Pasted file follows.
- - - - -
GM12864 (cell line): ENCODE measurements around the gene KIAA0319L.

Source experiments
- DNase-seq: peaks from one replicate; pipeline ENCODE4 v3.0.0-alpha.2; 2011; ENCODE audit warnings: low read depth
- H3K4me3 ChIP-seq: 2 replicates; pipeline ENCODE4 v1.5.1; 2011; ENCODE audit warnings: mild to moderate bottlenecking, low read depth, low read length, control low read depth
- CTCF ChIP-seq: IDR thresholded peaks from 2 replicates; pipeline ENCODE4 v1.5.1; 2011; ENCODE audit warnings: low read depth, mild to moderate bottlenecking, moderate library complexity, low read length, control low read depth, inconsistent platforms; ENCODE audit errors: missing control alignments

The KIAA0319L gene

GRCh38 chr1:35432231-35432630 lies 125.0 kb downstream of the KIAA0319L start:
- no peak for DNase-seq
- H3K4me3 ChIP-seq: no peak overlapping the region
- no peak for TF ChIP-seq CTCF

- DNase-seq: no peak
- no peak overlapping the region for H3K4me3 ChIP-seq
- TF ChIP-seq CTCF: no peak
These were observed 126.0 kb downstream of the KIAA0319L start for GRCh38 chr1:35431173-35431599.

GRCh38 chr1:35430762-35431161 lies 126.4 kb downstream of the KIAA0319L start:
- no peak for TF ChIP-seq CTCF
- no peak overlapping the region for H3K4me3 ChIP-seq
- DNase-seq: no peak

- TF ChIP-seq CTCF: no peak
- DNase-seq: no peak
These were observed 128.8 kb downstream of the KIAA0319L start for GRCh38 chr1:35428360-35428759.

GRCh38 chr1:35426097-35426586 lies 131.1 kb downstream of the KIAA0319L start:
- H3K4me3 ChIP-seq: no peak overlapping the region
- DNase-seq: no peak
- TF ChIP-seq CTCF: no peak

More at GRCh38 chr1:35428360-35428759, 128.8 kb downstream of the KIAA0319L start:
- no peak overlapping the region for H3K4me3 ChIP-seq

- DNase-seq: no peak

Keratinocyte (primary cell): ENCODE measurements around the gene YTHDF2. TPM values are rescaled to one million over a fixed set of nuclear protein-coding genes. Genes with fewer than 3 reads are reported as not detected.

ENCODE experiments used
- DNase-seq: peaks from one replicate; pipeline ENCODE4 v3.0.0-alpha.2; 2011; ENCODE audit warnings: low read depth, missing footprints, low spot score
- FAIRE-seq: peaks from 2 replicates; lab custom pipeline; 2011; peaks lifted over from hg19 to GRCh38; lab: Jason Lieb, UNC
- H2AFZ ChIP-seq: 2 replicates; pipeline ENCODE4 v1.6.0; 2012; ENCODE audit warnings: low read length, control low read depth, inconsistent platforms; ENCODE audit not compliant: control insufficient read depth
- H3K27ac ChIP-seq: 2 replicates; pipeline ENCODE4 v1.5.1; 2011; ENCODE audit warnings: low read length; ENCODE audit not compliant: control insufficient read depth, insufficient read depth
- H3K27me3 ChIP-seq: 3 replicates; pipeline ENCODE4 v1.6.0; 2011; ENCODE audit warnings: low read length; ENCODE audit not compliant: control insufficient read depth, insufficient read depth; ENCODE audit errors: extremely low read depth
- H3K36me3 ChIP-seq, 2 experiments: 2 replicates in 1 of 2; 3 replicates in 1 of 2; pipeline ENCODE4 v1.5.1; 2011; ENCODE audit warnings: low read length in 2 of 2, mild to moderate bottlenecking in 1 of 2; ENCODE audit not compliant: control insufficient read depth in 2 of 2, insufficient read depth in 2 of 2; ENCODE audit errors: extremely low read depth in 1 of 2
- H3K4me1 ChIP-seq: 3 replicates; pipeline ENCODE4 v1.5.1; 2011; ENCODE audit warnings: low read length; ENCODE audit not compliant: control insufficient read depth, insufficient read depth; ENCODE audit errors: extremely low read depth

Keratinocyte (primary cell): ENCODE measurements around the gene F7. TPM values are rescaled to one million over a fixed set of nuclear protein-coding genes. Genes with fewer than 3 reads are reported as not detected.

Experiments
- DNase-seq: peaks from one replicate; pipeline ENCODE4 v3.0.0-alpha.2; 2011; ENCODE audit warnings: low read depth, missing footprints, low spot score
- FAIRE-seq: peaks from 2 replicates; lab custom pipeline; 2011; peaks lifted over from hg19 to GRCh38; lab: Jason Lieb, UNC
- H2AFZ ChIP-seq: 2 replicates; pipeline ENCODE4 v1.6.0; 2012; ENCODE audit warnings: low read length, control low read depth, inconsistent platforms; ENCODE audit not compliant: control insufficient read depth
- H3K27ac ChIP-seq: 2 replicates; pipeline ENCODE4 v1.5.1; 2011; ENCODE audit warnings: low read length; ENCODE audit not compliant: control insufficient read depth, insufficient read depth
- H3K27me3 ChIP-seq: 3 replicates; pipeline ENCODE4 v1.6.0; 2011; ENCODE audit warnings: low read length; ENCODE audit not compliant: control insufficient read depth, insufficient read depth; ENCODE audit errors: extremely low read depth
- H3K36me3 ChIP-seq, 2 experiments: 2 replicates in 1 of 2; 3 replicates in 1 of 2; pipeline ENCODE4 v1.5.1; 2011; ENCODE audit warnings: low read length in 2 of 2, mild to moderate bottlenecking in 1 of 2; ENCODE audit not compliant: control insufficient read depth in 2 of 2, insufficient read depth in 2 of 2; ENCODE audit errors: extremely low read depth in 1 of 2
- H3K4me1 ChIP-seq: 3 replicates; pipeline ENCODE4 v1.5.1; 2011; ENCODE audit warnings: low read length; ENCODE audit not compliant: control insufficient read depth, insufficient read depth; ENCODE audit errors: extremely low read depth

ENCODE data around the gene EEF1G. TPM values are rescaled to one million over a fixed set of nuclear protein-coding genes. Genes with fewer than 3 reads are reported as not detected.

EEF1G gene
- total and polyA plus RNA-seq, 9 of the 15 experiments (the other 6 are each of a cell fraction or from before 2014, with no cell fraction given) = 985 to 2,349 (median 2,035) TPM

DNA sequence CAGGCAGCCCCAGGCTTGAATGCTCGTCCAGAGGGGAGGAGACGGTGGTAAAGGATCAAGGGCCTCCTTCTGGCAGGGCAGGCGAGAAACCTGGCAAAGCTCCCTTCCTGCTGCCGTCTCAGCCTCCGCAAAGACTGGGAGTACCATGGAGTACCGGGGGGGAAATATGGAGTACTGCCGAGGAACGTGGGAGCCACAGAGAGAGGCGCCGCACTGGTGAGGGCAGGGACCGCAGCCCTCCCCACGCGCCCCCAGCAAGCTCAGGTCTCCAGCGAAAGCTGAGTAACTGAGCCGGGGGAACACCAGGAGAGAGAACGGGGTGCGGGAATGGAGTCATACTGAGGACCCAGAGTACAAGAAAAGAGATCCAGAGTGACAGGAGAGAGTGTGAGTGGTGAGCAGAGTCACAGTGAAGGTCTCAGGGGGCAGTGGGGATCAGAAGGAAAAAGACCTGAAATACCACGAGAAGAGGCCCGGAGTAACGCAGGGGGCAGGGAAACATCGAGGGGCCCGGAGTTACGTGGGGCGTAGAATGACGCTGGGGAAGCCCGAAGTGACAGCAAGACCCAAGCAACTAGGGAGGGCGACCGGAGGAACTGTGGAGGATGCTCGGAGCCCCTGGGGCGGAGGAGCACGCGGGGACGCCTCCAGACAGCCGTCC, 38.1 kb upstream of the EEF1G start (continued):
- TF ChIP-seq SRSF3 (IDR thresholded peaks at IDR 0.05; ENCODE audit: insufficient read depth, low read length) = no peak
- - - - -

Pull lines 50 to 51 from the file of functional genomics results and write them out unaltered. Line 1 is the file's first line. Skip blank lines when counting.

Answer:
DNA sequence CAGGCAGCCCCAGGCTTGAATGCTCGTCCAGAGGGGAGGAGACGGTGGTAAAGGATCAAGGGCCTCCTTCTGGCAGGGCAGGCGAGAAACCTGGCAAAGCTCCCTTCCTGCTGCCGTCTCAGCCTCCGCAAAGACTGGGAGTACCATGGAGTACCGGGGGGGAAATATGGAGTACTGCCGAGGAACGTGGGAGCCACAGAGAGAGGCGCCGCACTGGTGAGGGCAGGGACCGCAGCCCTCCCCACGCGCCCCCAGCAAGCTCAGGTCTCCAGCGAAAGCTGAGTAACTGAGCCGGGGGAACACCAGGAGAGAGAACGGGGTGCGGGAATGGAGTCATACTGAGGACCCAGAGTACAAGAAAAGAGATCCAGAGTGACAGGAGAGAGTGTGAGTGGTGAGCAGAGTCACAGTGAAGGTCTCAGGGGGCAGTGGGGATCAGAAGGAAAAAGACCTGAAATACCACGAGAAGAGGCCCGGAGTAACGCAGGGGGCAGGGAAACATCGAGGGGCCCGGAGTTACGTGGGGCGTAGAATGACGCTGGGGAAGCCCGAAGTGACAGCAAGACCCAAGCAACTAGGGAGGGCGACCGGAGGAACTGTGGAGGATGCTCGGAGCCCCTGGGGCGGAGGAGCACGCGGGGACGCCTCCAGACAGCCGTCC, 38.1 kb upstream of the EEF1G start (continued):
- TF ChIP-seq SRSF3 (IDR thresholded peaks at IDR 0.05; ENCODE audit: insufficient read depth, low read length) = no peak